Eurasian Lynx (Lynx lynx)

Other Names:
lynx (France); luchs (Germany); lince (Spanish); sinokoi (Ainu: Sakhalin island); lusan (Armenia); meshag, mesh (Azerbaijan); tsogde (Baltistan: Pakistan); shihli (Chinese); ilves (Finland); lynx (French); potskhveri (Georgia); varchakh (Farsi: Iran); lince (Italy); silovsin, suloosun (Kazakh; Kyrgyz, Uzbek); yi (Ladakhi: India); phiauku (Lahul: India); shleleisin (Mongolia); gaupe (Norway); patsalam (Kashmiri); rys (Russian: Czech Republic, Slovakia, Romania, Russia, Slovenia); lodjur (Sweden); vasak (Turkey); su laisun (Uygur).
  • Description and Behavior

  • Ecology

  • Biology

  • Habitat and Distribution

  • Population Status

  • Protection Status

  • Principal Threats

  • References

  • Description and Behavior:
    The Eurasian lynx is the largest of the lynxes. Adult males weigh on average 21.6 kg (n=103), while females are slightly smaller at 18.1 kg (n=93). The lynxes of eastern Siberia consistently reach the greatest size (Breitenmoser and Breitenmoser-Würsten in prep.). The Eurasian lynx has relatively long legs, and large feet which provide a "snowshoe effect", allowing for more efficient travel through deep snow. In winter, the fur grows very densely on the bottom of the feet (Formozov 1946). The coat is greyish, with tint varying from rusty to yellowish. A bright reddish tint, with profuse spotting, is seen most frequently in the south-western part of the lynx's range (southern Europe, Asia Minor and the Caucasus: Heptner and Sludskii 1972).

    There are three main coat patterns: predominantly spotted, predominantly striped, and unpatterned. While the spotted-striped types, controlled by the "Tabby" gene, predominate in present reintroduced European lynx populations (originating mainly from the Carpathian mountains further east), Ragni et al. (1993) show through examination of 26 pelts of the original, now extinct, populations of the European Alps that these animals were chiefly unpatterned, and were, moreover, smaller in size. Eurasian lynx have long, prominent black ear tufts, and short black-tipped tails. Lynx activity peaks in the evening and morning hours, with resting mainly around mid-day and midnight (Bernhart 1990).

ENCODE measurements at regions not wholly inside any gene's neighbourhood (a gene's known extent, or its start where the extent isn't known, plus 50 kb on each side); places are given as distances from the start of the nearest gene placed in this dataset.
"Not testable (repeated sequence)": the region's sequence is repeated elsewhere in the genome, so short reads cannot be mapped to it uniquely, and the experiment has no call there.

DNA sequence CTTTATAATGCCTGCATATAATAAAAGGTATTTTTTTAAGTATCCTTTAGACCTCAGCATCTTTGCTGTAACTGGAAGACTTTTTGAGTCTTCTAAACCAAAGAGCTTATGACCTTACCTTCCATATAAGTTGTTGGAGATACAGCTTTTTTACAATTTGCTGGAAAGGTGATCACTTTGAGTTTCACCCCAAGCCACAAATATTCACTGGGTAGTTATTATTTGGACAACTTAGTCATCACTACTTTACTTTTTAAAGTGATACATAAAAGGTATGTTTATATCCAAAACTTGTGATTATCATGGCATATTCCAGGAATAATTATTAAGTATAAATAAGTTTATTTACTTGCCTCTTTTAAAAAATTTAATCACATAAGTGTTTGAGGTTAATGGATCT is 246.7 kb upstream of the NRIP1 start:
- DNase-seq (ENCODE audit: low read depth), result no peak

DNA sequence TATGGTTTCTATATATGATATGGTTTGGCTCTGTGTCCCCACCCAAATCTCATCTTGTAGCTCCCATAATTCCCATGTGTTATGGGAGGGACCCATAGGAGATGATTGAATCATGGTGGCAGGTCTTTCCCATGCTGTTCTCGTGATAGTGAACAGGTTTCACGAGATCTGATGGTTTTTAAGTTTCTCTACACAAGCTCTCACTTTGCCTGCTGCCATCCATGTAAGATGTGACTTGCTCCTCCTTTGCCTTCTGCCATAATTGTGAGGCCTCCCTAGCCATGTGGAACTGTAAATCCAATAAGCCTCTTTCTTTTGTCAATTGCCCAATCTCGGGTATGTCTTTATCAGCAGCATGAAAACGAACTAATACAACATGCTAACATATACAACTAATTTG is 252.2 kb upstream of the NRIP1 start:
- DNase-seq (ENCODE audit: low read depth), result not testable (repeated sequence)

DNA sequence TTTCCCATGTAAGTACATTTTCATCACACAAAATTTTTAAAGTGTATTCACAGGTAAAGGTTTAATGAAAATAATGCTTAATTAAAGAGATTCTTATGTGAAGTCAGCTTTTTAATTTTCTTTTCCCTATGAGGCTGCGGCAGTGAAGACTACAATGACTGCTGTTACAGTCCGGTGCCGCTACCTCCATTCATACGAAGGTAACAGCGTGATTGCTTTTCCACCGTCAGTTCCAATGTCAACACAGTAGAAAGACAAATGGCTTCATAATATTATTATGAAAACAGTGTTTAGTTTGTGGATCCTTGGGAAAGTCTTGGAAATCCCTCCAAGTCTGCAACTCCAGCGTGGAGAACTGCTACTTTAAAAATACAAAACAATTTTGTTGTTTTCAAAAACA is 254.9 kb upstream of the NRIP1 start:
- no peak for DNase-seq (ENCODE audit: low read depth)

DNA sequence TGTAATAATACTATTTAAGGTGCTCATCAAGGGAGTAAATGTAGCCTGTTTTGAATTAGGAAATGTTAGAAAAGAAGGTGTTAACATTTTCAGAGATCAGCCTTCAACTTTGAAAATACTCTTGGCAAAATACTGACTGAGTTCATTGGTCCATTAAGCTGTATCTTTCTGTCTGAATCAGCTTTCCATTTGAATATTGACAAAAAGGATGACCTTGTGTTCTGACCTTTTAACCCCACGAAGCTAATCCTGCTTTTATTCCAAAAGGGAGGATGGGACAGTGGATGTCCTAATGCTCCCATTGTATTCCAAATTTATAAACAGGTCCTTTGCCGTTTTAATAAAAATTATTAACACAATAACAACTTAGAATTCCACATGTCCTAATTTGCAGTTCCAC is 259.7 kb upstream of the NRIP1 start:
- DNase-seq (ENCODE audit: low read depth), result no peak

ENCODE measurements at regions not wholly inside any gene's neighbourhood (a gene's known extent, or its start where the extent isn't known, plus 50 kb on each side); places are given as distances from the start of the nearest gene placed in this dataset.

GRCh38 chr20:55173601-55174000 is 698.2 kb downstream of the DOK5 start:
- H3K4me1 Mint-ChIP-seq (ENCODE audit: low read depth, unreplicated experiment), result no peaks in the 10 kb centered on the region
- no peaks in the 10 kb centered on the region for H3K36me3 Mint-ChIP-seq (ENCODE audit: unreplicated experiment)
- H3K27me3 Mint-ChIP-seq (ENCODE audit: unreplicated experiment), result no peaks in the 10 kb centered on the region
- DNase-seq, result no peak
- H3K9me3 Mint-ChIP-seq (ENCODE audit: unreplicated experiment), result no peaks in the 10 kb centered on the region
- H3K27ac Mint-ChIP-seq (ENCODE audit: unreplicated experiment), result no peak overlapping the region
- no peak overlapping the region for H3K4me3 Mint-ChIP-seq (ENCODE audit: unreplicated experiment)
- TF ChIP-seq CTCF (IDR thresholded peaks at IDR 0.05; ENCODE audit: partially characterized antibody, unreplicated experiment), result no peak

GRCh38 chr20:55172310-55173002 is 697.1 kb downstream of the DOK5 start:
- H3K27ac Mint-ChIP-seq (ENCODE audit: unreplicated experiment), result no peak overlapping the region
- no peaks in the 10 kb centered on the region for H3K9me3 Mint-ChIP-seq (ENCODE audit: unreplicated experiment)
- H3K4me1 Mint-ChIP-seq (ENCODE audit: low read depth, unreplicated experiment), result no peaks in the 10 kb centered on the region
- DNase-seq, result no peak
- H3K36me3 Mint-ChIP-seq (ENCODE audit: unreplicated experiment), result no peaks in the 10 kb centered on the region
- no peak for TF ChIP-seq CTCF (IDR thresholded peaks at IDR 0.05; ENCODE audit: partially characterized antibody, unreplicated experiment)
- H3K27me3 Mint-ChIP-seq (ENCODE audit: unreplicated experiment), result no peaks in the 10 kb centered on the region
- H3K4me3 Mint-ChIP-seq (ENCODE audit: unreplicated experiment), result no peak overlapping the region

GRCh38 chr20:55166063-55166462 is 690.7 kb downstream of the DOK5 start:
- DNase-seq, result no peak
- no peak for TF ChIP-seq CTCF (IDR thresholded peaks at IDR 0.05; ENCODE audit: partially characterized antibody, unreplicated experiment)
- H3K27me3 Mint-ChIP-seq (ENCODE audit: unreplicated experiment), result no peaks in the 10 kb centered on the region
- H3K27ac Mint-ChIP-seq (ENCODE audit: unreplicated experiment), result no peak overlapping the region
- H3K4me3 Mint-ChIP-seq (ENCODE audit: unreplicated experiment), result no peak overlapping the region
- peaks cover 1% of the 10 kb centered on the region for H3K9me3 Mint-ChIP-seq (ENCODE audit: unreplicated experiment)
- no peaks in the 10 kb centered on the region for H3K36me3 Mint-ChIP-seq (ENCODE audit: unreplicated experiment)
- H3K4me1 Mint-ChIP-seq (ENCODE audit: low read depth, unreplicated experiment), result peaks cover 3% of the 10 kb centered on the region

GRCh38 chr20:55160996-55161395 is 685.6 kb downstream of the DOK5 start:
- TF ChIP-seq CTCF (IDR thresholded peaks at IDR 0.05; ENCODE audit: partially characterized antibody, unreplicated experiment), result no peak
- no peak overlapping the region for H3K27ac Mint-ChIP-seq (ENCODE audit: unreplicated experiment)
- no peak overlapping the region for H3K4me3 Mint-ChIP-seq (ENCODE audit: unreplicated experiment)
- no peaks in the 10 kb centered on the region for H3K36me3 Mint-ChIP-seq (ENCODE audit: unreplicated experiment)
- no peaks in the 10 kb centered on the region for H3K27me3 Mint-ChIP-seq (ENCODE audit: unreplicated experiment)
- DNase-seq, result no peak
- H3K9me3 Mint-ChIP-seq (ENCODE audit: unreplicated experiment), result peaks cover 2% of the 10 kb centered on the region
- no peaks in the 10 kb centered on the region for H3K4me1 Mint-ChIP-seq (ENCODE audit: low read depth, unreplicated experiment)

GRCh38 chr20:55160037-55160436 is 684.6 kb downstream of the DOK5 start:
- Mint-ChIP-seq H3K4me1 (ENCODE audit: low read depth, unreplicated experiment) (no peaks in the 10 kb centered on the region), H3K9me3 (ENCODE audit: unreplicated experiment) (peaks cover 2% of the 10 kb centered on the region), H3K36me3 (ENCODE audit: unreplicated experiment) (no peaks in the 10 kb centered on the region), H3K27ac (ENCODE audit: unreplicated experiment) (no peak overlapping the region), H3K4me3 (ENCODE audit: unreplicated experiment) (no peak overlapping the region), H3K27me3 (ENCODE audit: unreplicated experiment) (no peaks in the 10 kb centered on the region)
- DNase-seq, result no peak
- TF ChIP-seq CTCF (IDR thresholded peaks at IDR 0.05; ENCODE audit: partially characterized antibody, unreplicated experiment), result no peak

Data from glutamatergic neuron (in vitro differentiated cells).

Although the Eurasian lynx is often classified with the three other lynxes as a predator of lagomorphs (e.g., Gittleman 1985), this is a major misconception (Breitenmoser and Breitenmoser-Würsten in prep.). Small ungulates, particularly roe deer, chamois and musk deer, are the main prey, and lynx will generally only take small prey when ungulates are scarce (Vasiliu and Decei 1964, Danilov et al. 1979, Birkeland and Myrberget 1980, Heptner and Sludskij 1980, Jonsson 1980, Somerlatte et al. 1980, Pulliainen 1981, Malafeev and Kryazhimsky 1984, Breitenmoser and Haller 1987, Herrenschmidt and Leger 1987, Dunker 1988, Hucht-Ciorga 1988, Cop 1992, Ragni et al. 1992, Zheltuchin 1992). When young blue sheep are not available (A. Abkukadir pers. comm. 1992), lynx in China have been reported to prey on pikas, large rodents, and hares (Feng et al. 1986). Pulliainen et al. (1988) point out that, in Finland, lynx tend to be in better condition in the south-west - where there is an introduced population of white-tailed deer from North America - than in the remainder of the country, where roe deer are very rare and hares are the main available prey. Similarly, Zheltuchin (1992) states that lynx are found at lower densities in the northern parts of Siberia where there are hares but no ungulates; in these regions, arctic hares and lynx fluctuate cyclically (Heptner and Sludskii 1972), similarly to fluctuations described for the Canada lynx (see Species Account).